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Home » Sukkot

Sukkot: Inside Outside

Submitted by on September 24, 2007 – 6:25 pm2 Comments | 1,912 views

The Outdoors

In his book, “Inside Outside,” Herman Wouk describes the struggle of living a Jewish life in a non Jewish society. It is a masterful description of living by one set of values at home and encountering a different one on the street.

Every Jew in the diaspora identifies with this dichotomy. I feel it every Shabbat when I walk outside. To me, Shabbat is a sacred day. To my neighbors its just another weekend. On Yom Kippur, the day of atonement and inspiration, the contrast is most stark. In the synagogue the day pulses with religious fervor. Outside, it is just another afternoon.

The festival of Sukkot is an exception. During this festival we build Sukkot, festive outdoor huts, and celebrate our Jewishness outside. When we step out of our homes or synagogues into the usually secular environment, we encounter the uniquely Jewish and sacred Sukkah.

Outside Activities

The Sukkah sanctifies not only our outside space, but also our outside activities. We usually associate religious life with religious activities. Prayer and charity are considered holy. Eating and sports are comparatively mundane. They are not associated with religion so for the purpose of this essay, we will label them “outside activities.”

Yet the Sukkah brings holiness even to those activities that are usually viewed as mundane. Anything we do, whether playing a game, eating dinner or studying the Torah, becomes a mitzvah when it is done in the Sukkah.

The Sukkah demonstrates that Judaism is not only celebrated through “inside (religious) activities,” but also with “outside (mundane) activities.” So long as they are conducted in accordance with G-d’s instructions, mundane activities can be labeled holy.inside outside- innerstream

Absorbed

Another beautiful element of the Sukkah is that it fully absorbs us. When we step into a Sukkah we literally step into the mitzvah and the sacred energy it generates.

Such complete immersion is otherwise only achieved through meditation.

The perfect meditative state is one of total immersion and complete concentration. In the perfect meditative state, the consciousness is utterly immersed in the meditative experience, which unleashes a spontaneous flow of spiritual energy.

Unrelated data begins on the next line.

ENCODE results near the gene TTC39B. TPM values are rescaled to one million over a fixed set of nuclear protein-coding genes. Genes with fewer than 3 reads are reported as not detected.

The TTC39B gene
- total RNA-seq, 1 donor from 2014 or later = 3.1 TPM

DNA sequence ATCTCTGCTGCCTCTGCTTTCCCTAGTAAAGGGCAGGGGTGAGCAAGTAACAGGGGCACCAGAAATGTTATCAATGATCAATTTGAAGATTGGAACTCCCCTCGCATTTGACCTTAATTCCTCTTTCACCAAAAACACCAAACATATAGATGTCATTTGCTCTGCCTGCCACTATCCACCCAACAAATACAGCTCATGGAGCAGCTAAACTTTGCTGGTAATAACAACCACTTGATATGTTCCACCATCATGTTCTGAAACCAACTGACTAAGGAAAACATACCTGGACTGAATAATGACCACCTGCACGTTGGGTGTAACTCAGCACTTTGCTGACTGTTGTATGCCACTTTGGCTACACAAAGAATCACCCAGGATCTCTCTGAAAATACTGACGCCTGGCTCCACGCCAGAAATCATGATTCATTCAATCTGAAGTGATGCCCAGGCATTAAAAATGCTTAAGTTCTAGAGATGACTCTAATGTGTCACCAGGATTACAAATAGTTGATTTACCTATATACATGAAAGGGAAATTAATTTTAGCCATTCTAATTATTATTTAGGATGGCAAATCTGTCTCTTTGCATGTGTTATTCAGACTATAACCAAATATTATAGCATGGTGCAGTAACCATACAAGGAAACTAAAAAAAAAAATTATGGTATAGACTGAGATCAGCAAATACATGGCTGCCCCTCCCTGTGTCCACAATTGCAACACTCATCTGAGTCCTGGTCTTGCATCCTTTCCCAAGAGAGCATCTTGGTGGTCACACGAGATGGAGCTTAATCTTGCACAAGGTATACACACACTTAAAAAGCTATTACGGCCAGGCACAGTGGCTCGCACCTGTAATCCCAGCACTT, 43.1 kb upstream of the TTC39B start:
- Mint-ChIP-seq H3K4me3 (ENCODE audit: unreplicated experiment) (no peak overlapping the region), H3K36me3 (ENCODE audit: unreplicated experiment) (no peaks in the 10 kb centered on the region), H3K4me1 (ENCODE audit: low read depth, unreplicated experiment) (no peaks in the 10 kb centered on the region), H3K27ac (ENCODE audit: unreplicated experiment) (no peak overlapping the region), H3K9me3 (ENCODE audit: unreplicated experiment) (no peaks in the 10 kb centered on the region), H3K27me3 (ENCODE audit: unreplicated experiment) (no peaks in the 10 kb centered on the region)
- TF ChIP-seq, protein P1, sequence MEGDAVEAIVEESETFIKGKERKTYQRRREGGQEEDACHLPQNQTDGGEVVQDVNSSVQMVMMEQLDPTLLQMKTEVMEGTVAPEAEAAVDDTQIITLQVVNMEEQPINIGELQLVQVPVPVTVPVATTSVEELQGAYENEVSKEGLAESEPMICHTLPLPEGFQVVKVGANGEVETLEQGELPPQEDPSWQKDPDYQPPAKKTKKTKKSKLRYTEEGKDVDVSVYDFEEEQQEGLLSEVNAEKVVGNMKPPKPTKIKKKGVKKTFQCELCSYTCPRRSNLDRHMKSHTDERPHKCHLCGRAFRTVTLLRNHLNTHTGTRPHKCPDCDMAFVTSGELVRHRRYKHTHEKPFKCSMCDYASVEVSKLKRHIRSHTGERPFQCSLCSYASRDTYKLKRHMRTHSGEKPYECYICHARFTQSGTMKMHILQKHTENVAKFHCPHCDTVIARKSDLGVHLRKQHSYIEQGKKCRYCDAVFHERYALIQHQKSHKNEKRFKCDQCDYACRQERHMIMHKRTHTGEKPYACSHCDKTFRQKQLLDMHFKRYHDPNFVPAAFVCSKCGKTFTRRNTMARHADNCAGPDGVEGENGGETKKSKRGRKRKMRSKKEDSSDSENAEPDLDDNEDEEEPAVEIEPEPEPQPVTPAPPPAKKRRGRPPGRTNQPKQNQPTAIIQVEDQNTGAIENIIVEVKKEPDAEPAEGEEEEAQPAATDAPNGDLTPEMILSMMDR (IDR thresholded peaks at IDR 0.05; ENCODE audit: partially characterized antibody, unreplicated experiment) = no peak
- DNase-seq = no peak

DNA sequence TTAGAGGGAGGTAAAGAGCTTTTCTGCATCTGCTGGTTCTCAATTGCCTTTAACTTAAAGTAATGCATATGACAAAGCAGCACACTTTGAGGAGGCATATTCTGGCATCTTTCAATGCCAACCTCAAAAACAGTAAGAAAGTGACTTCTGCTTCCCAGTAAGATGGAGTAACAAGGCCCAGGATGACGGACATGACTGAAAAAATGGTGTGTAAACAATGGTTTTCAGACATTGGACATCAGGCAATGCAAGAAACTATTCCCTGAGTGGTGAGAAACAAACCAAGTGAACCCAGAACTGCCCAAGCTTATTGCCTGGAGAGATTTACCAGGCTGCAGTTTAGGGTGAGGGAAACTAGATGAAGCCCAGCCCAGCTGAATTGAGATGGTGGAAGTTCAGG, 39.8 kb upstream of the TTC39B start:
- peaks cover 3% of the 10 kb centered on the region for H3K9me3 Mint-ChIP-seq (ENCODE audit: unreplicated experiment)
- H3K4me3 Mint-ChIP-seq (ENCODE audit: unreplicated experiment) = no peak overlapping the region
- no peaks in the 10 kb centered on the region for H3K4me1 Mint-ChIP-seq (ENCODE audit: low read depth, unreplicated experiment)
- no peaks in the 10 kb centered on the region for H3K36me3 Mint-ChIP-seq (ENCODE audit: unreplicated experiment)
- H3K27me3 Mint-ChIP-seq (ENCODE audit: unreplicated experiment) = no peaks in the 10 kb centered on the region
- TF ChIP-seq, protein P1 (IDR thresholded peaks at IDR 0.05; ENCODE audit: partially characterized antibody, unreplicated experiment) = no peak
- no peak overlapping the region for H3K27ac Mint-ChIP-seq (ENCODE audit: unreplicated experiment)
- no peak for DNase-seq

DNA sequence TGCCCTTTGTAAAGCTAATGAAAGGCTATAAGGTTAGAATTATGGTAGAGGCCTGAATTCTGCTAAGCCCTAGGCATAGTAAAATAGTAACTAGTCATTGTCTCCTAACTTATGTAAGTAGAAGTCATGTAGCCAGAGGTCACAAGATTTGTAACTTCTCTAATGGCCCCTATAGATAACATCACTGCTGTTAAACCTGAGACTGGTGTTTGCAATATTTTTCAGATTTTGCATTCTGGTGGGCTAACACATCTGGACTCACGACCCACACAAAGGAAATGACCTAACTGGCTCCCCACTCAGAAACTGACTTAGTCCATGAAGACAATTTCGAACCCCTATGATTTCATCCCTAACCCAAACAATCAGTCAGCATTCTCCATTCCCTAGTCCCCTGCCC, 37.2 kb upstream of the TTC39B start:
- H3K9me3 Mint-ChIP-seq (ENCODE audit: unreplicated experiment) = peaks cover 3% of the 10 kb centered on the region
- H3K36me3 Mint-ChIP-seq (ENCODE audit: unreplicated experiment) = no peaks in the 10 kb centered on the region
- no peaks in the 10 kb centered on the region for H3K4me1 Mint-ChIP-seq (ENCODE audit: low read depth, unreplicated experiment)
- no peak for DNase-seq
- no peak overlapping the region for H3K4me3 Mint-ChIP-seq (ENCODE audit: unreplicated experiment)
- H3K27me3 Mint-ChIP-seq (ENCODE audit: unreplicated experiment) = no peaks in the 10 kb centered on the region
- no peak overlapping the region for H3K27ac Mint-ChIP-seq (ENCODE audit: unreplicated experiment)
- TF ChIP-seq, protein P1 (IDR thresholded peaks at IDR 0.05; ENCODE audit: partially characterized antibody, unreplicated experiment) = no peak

Those who engage in a Mitzvah through meditation inspire their souls to great heights. Their mitzvah is not only performed by their bodily limbs, but by their entire beings. So absorbed are they, that the Mitzvah becomes their reality.

The Sukkah inspires a similar state of total immersion. When we enter the Sukkah we are fully surrounded and totally immersed in the bond with G-d that this Mitzvah effects. The entire Sukkah pulses with divine energy and it absorbs us completely.

Israel

Herman Woulk’s “Inside/Outside” struggle is only prevalent in the diaspora. In the land of Israel there is no contrast; outside and inside are in perfect harmony. It is like living in one large Sukkah, where the rabbi and the street vendor are both Jewish. You don’t need to enter the synagogue to engage Judaism; the street is as Jewish as the synagogue is.

It is the only country where we can engage our Jewishness fully and never worry about what others think. In Israel there is no dichotomy – we are one with our Jewishness and proud to be Jewish.

The Pitfall

That the Sukkah atmosphere prevails throughout the land presents a potential drawback. When shopping is as Jewish as praying it is easy to grow lax in religious observance. When the streets feels as Jewish as the synagogue there is no need to enter the synagogue.

In the diaspora, where the mall and the streets feel distinctly unJewish, the synagogue is the only place that feels Jewish. The only way to feel Jewish in the diaspora is to observe the Jewish rituals.

In Israel Judaism is an identity. In the diaspora it is a way of life.

The Sukkah

In a Utopian world we would have the best of both elements. We would merge the practice of the diaspora with the sanctity of Israel. Our world is not a Utopia, but we have something nearly as good – we have the Sukkah, which helps us work toward this goal.

On Sukkot we bring our Jewishness outside. It does not encompass the whole of the land, only the Sukkah – the festive hut of ritual observance. But bound by the Sukkah walls, our outside Jewishness does not lose its religious meaning.

Celebrating Judaism outdoors on Sukkot prepares us for the sense of Jewish identity felt throughout the land of Israel. Ensuring that our outdoor celebration occurs in the Sukkah, a hut of ritual observance, ensures our fidelity to religious observance.

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